(4/9738) An animal exposure system using ultrasonic nebulizer that generates well controlled aerosols from liquids.

Various aerosol generators have been developed for animal inhalation experiments and the performance tests of measuring instruments and respirators. It has been, however, difficult to generate aerosols from an aqueous solution or suspension keeping the concentration and particle size distribution constant for a long time. Resolving such difficulties, the present study developed an animal exposure system that generates well-controlled and stable aerosols from liquids. The exposure system consists of an aerosol generator using ultrasonic nebulizer, a mixing chamber and an exposure chamber. The validity of this system was confirmed in the generation of NiCl2 and TiO2 aerosol from solution and suspension, respectively. The concentration levels of NiCl2 aerosol were kept at 3.2 mg/m3 and 0.89 mg/m3 for 5 hours with good coefficients of variation (CVs) of 2.5% and 1.7%, respectively. For TiO2 aerosol, the concentration levels of 1.59 mg/m3 and 0.90 mg/m3 were kept for 5 hours with small CVs of 1.3% and 2.0%, respectively. This exposure system could be sufficiently used for inhalation experiments with even high toxic aerosols such as NiCl2 because a momentary high concentration possibly affects results and an extremely stable concentration is required.  (+info)

(5/9738) Penetrating sledding injuries to the lower torso--2 case reports.

Sledding accidents are frequent and vary in severity. Penetrating sledding injuries are uncommon but may be devastating. Snow-racers--sleds with both steering and braking devices--may be associated with an increased rate of injury. The authors present 2 cases of lower-torso penetrating trauma associated with the use of snow-racers. Both cases involved penetration--of the perineum in one case and the inguinal area in the other--by wooden sticks. Both patients recovered fully after prompt surgical intervention. The authors suggest that the absence of a protective panel at the front of the snow-racer may result in the sledder's lower torso being more exposed to objects encountered while sledding. The injuries reported raise concerns about the safety of modern sleds and the possibility that design changes are needed.  (+info)

(6/9738) Balloon-artery interactions during stent placement: a finite element analysis approach to pressure, compliance, and stent design as contributors to vascular injury.

Endovascular stents expand the arterial lumen more than balloon angioplasty and reduce rates of restenosis after coronary angioplasty in selected patients. Understanding the factors involved in vascular injury imposed during stent deployment may allow optimization of stent design and stent-placement protocols so as to limit vascular injury and perhaps reduce restenosis. Addressing the hypothesis that a previously undescribed mechanism of vascular injury during stent deployment is balloon-artery interaction, we have used finite element analysis to model how balloon-artery contact stress and area depend on stent-strut geometry, balloon compliance, and inflation pressure. We also examined superficial injury during deployment of stents of varied design in vivo and in a phantom model ex vivo to show that balloon-induced damage can be modulated by altering stent design. Our results show that higher inflation pressures, wider stent-strut openings, and more compliant balloon materials cause markedly larger surface-contact areas and contact stresses between stent struts. Appreciating that the contact stress and contact area are functions of placement pressure, stent geometry, and balloon compliance may help direct development of novel stent designs and stent-deployment protocols so as to minimize vascular injury during stenting and perhaps to optimize long-term outcomes.  (+info)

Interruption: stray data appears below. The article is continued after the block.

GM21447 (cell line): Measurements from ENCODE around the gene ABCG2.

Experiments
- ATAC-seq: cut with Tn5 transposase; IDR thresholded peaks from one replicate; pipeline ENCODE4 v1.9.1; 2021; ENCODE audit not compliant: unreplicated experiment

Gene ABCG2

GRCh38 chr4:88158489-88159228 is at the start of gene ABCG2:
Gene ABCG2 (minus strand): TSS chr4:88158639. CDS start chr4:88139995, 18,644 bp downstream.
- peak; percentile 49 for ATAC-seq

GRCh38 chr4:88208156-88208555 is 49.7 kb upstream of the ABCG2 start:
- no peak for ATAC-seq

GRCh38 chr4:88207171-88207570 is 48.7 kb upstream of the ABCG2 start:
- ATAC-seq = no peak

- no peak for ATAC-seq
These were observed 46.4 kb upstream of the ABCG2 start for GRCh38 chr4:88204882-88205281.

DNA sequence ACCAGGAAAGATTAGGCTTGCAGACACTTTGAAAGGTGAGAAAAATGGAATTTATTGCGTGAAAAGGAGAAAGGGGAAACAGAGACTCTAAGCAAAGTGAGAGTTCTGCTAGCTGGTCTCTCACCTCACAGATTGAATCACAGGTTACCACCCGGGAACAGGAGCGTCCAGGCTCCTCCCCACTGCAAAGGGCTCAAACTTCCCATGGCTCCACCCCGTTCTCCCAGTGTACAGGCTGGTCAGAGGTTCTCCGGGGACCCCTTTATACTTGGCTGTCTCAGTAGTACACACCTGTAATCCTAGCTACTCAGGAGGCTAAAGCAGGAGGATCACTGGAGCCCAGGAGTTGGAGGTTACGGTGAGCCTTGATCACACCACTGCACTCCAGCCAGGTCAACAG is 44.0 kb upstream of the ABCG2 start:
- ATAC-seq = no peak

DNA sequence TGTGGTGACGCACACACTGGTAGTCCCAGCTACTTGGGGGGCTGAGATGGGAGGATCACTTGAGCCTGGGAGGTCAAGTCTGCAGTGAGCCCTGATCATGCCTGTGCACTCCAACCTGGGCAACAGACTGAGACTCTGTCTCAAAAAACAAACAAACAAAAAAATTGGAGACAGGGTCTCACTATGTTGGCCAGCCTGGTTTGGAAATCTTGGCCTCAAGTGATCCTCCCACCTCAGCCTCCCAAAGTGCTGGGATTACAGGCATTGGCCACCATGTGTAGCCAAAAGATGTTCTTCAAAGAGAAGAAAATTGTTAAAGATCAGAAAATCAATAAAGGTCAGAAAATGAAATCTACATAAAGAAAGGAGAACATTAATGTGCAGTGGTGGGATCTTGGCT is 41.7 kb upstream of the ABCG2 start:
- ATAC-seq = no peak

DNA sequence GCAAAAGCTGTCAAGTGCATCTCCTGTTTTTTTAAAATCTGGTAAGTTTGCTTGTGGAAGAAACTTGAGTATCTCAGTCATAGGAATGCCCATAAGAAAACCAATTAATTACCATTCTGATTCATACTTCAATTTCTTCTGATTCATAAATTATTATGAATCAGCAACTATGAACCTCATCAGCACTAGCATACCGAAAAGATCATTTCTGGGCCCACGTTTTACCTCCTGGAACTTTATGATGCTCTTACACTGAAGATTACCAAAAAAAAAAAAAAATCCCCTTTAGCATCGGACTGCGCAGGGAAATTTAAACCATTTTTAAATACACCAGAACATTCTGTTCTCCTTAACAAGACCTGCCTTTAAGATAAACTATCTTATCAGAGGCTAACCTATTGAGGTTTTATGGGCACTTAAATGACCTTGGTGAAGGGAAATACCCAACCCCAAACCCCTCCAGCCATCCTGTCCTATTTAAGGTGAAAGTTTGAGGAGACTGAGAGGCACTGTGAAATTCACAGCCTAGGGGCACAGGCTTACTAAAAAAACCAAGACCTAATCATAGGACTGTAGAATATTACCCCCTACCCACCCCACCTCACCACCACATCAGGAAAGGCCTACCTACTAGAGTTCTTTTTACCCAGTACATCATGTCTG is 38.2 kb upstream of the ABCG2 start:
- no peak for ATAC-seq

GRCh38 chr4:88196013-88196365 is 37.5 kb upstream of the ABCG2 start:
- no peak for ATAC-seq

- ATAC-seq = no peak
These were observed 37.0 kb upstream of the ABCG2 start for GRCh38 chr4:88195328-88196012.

(7/9738) Endovascular stent graft repair of aortopulmonary fistula.

Two patients who had aortopulmonary fistula of postoperative origin with hemoptysis underwent successful repair by means of an endovascular stent graft procedure. One patient had undergone repeated thoracotomies two times, and the other one time to repair anastomotic aneurysms of the descending aorta after surgery for Takayasu's arteritis. A self-expanding stainless steel stent covered with a Dacron graft was inserted into the lesion through the external iliac or femoral artery. The patients recovered well, with no signs of infection or recurrent hemoptysis 8 months after the procedure. Endovascular stent grafting may be a therapeutic option for treating patients with aortopulmonary fistula.  (+info)

(8/9738) Retrograde esophageal balloon dilatation for caustic stricture in an outpatient clinic setting.

Caustic injury to the esophagus, with resultant esophageal stricture, is a challenge for the surgeon. These strictures require multiple esophageal dilatations, which are usually performed under general anesthesia and frequently under fluoroscopic control. Because of the risks of multiple general anesthetics and frequent radiation, a technique is described for retrograde esophageal balloon dilatation in an outpatient clinic setting without a general anesthetic or fluoroscopic control.  (+info)